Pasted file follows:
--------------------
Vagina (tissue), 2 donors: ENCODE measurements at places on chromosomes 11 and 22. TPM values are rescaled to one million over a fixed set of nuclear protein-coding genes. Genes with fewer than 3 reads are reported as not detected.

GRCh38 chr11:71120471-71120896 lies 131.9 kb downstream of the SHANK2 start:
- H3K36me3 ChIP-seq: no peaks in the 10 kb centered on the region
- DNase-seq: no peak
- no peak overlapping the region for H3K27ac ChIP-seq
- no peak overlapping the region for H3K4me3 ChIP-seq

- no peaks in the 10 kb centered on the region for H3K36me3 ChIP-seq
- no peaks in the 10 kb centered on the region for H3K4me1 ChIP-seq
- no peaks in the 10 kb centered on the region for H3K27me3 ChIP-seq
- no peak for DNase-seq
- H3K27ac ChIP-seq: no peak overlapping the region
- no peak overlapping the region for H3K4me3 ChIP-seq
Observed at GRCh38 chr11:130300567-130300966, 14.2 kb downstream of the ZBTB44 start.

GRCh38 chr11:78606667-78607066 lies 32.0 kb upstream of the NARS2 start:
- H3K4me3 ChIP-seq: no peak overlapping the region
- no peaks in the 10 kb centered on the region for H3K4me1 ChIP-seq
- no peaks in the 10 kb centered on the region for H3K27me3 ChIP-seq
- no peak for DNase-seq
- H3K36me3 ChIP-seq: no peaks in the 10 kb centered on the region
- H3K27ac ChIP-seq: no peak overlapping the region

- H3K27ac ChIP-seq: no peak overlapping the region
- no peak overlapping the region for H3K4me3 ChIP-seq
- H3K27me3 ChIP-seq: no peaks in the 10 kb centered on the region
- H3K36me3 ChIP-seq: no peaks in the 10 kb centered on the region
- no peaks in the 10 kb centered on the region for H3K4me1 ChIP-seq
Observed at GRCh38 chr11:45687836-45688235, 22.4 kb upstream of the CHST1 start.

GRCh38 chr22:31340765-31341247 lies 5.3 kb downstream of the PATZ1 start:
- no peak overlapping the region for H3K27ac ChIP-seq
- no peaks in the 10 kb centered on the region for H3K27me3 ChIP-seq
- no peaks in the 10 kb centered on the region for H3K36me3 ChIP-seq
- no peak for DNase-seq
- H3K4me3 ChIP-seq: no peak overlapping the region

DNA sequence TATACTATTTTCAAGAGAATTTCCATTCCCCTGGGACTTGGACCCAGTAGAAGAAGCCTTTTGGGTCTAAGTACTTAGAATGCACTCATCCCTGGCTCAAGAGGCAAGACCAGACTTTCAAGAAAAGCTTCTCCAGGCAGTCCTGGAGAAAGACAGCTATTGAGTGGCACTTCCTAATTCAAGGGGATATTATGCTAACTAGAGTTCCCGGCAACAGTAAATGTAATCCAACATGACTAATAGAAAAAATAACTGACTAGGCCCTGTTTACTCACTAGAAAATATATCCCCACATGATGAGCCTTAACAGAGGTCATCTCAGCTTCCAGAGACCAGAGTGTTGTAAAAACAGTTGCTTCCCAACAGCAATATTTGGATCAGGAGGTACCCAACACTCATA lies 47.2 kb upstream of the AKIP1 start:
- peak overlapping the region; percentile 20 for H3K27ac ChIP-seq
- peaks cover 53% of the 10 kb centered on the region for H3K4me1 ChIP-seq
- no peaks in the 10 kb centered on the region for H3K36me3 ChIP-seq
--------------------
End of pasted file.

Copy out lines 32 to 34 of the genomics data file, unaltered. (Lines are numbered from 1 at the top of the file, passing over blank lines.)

- H3K4me3 ChIP-seq: no peak overlapping the region

DNA sequence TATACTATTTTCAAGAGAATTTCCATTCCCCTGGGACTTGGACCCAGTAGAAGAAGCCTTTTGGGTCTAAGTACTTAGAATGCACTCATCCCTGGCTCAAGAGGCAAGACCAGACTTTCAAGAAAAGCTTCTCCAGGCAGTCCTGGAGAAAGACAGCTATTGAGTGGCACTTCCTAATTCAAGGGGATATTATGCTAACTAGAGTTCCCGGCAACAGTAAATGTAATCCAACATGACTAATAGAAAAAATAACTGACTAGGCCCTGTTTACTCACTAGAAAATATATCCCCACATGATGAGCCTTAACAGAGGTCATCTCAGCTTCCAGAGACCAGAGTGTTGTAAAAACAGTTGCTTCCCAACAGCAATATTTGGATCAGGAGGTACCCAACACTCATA lies 47.2 kb upstream of the AKIP1 start:
- peak overlapping the region; percentile 20 for H3K27ac ChIP-seq